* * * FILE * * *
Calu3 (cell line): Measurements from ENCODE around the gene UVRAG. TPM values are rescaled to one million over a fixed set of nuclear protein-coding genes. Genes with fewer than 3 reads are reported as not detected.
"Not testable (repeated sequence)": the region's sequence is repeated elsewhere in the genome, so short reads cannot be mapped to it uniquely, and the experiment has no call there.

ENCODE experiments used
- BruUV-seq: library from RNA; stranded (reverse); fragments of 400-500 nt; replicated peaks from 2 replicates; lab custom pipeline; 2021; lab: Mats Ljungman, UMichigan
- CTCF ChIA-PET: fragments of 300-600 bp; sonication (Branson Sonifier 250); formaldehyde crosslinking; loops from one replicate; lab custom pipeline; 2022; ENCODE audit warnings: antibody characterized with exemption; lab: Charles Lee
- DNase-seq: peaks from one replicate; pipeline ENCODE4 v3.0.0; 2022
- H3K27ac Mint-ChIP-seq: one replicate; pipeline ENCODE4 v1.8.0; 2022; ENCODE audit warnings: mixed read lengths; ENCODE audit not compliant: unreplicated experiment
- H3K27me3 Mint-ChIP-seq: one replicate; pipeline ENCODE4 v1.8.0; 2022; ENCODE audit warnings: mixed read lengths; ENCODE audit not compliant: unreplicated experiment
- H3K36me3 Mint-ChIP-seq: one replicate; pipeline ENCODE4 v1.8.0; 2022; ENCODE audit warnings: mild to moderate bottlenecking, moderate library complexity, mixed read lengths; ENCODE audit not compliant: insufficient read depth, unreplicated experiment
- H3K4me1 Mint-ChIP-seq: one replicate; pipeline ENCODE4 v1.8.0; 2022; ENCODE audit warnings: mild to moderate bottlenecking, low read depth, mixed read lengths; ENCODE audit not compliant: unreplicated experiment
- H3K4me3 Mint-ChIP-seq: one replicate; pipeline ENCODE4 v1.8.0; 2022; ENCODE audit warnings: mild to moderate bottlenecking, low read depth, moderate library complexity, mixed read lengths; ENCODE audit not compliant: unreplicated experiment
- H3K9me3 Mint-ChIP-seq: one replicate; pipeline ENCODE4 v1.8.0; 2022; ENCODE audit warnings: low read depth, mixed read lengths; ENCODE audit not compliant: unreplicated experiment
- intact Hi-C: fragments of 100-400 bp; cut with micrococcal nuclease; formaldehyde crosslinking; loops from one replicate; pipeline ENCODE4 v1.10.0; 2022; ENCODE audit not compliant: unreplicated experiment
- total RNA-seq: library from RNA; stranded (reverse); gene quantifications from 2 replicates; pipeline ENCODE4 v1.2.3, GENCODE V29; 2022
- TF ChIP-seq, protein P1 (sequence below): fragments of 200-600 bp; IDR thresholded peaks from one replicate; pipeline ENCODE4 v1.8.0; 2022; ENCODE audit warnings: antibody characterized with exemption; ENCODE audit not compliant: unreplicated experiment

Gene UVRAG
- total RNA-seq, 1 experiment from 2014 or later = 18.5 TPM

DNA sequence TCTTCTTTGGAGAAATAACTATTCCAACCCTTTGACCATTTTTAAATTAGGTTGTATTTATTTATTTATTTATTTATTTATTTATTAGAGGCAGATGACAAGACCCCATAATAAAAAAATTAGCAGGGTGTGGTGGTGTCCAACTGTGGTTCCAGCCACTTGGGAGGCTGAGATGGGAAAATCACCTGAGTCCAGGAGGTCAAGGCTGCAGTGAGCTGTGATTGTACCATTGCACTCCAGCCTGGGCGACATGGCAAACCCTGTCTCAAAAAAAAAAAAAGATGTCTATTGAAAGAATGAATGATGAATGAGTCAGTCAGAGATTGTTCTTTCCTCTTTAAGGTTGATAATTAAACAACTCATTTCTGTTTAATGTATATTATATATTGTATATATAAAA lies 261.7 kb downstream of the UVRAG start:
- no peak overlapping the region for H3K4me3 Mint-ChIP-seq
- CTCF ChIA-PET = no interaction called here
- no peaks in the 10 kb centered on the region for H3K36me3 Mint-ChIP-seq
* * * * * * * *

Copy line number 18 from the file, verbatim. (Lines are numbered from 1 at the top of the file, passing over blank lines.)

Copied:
DNA sequence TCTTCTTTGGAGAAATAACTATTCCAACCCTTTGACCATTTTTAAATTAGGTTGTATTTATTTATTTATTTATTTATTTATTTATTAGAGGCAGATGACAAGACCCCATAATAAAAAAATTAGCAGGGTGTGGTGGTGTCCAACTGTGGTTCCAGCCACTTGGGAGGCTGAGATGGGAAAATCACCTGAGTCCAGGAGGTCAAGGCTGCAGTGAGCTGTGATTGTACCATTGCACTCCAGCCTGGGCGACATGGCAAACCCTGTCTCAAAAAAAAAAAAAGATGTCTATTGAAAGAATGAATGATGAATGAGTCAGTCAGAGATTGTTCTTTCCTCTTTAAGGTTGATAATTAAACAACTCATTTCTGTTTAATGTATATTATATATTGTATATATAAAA lies 261.7 kb downstream of the UVRAG start: